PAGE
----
a public easement has been allocated through the development property for access to the unused railroad bridge (westernmost of the three over Alameda) for future bike/ped access to the light rail station, but it will probably be several years before the dots are connected; the actual bridge is owned by Denver, but there needs to be another bargain struck for right of way west of the chemical plant south of Alameda, and to my knowledge no funds have been allocated; the easement as it has been shown to me is also not very convenient — pedestrians would have to walk two blocks west of Cherokee on Cedar, then two blocks south before reaching the bridge; pedestrian bridges often fail when they only offer circuitous routes, so it is my hope that there is enough public ROW along the south of the development (above the Alameda underpass retaining wall) to also allow direct access to the bridge from Cherokee

    as to the comment about widening the Alameda underpass, this has come up repeatedly in relevant studies of the area (Baker Neighborhood Plan, Valley Highway EIS, South Broadway NEPA, Alameda Station Area Plan) , yet CDOT & Denver officials have studiously avoided formally addressing it because it was perceived to be extremely difficult until most heavy rail operations move east of Denver; however a letter this year from CDOT has labeled this rail relocation planning project to be “inactive”; i think it will be twenty years or more before we will see the Alameda underpass widened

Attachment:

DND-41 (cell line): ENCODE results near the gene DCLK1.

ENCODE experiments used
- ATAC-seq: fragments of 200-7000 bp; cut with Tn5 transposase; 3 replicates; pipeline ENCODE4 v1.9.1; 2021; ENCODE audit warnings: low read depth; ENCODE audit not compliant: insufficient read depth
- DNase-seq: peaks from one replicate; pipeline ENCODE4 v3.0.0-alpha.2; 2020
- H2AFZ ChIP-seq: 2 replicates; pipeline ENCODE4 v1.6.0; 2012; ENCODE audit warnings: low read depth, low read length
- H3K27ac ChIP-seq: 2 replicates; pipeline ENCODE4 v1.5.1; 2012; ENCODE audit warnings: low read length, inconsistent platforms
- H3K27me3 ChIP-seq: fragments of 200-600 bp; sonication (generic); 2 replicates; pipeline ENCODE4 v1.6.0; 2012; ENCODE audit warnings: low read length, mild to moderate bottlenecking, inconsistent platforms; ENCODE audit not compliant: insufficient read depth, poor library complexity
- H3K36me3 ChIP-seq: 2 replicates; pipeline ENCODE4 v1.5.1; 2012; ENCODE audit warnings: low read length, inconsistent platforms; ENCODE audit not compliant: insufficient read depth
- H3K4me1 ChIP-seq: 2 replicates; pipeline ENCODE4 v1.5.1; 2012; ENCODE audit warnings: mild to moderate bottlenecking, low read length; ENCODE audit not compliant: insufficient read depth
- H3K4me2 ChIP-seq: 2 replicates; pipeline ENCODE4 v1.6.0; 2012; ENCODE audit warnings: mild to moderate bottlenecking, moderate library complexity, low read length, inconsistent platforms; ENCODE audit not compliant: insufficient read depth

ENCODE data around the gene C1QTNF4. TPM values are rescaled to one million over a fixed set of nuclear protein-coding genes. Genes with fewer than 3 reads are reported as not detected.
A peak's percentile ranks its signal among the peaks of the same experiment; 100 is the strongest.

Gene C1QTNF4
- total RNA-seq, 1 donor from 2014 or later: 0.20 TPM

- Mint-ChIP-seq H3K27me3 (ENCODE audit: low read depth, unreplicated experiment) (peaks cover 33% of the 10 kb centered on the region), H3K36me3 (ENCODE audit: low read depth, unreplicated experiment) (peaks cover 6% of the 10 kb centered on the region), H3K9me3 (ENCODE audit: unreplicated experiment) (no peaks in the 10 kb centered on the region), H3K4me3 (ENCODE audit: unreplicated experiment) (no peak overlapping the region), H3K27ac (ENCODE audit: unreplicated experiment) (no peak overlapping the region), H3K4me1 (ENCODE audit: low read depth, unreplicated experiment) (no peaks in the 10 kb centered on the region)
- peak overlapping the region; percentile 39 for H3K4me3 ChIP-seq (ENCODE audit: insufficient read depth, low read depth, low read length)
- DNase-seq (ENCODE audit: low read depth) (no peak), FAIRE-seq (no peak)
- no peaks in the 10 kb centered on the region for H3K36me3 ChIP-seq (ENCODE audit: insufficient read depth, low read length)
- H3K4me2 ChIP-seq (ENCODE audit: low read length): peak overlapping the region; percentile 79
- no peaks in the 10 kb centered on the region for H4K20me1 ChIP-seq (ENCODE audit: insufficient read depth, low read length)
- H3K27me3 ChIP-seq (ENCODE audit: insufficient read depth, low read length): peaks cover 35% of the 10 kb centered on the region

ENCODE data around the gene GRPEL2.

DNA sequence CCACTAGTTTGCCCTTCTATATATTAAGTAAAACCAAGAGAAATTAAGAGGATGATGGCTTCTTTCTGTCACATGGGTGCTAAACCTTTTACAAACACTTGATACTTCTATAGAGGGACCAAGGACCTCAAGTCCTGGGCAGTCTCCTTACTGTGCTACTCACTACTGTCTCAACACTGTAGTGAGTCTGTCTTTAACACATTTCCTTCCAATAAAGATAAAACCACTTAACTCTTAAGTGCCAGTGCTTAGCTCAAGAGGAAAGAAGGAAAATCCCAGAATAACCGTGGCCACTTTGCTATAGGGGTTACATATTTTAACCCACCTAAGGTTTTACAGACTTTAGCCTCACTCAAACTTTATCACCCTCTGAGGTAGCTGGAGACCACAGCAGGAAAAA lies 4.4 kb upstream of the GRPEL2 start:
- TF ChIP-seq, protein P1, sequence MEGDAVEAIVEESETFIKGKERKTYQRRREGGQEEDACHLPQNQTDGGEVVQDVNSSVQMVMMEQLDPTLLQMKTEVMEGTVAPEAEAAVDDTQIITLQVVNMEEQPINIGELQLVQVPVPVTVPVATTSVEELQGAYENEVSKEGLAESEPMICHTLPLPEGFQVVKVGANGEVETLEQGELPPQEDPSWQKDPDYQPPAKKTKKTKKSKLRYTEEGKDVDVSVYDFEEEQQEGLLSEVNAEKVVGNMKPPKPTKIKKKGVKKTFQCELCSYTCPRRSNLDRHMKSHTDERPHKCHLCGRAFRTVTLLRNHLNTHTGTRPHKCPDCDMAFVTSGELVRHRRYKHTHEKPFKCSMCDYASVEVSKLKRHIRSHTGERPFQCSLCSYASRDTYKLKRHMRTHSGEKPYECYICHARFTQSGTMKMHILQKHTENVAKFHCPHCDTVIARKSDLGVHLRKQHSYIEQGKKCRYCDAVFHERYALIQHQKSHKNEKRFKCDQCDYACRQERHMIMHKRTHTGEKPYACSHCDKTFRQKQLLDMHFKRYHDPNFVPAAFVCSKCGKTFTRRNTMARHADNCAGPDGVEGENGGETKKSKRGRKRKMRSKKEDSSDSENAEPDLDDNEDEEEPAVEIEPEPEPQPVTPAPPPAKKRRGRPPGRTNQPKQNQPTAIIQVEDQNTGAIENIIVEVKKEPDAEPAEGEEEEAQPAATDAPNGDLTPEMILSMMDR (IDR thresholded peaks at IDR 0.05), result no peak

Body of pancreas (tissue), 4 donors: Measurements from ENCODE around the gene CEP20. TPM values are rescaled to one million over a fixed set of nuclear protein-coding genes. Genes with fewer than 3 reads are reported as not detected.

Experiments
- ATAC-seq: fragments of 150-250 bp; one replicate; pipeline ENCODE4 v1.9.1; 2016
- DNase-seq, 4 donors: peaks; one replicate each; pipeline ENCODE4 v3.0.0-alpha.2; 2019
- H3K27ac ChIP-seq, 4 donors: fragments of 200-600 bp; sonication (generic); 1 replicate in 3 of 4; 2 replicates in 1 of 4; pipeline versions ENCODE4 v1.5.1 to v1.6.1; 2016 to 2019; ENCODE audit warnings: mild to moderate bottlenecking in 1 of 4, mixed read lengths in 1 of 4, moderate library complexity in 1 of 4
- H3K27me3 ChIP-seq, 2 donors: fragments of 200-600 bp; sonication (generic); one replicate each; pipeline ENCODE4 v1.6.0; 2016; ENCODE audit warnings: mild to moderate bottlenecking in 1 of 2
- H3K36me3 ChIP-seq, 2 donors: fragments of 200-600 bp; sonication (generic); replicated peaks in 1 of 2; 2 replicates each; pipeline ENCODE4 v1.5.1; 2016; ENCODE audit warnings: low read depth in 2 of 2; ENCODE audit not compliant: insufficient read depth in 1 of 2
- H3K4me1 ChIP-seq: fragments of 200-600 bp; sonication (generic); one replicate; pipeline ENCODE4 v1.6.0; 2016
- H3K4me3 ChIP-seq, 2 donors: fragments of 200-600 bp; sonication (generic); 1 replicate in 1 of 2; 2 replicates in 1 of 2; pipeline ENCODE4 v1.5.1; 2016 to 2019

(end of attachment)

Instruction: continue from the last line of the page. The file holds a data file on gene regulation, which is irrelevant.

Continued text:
and regarding Baker Bob’s comment about vehicle access to the site, there is also access at the west end of Cedar; a winding drive through the project connects both outlets, and Cedar will clearly be convenient for those living in the small, westernmost building, but intuitively, unless congestion holds them back, most residents will opt for the Byers & Cherokee outlet

    • Dave September 21, 2012 at 3:38 pm

      Thanks for this info (your post had not appeared when I wrote mine below). I’m also thinking that this might push redevelopment of broadway marketplace / denver design district which can only be an improvement of the vast parking lot we have now. Their GDP appears to transform alameda into a more pedestrian and bike friendly road.

  4. Dave September 21, 2012 at 8:54 am

    It’s too bad they had to cut down those big old trees on cherokee but I think the neighborhood will benefit from this development. It should open up connections to light rail and along alameda (hopefully public access above the retaining wall?)

    Their website says they will have a connection to the platte river bike trail, but i’m not sure how this is possible since alameda is the only access point and the recent bridge construction does not accomodate cyclists. its a shame that the 400 new residents won’t be able to easily ride to the bike trail that is so close.

  5. greg September 24, 2012 at 7:43 am

    For a photo of the treelawn and cut trees, see

  6. Tom Carberry October 2, 2012 at 10:25 am

    They will have to do something about the Alameda/Cherokee crossing or we will have a choice of really bad outcomes. Baker also has the Atlantis community and a lot of handicapped and older people who need to cross the street. If you add another 300 plus people crossing the street to the light rail, we either will have massive congestion or dead pedestrians, or both.

    I would suggest either an overpass or an underpass, preferably an overpass. It also should have left turn signals for the Alameda traffic.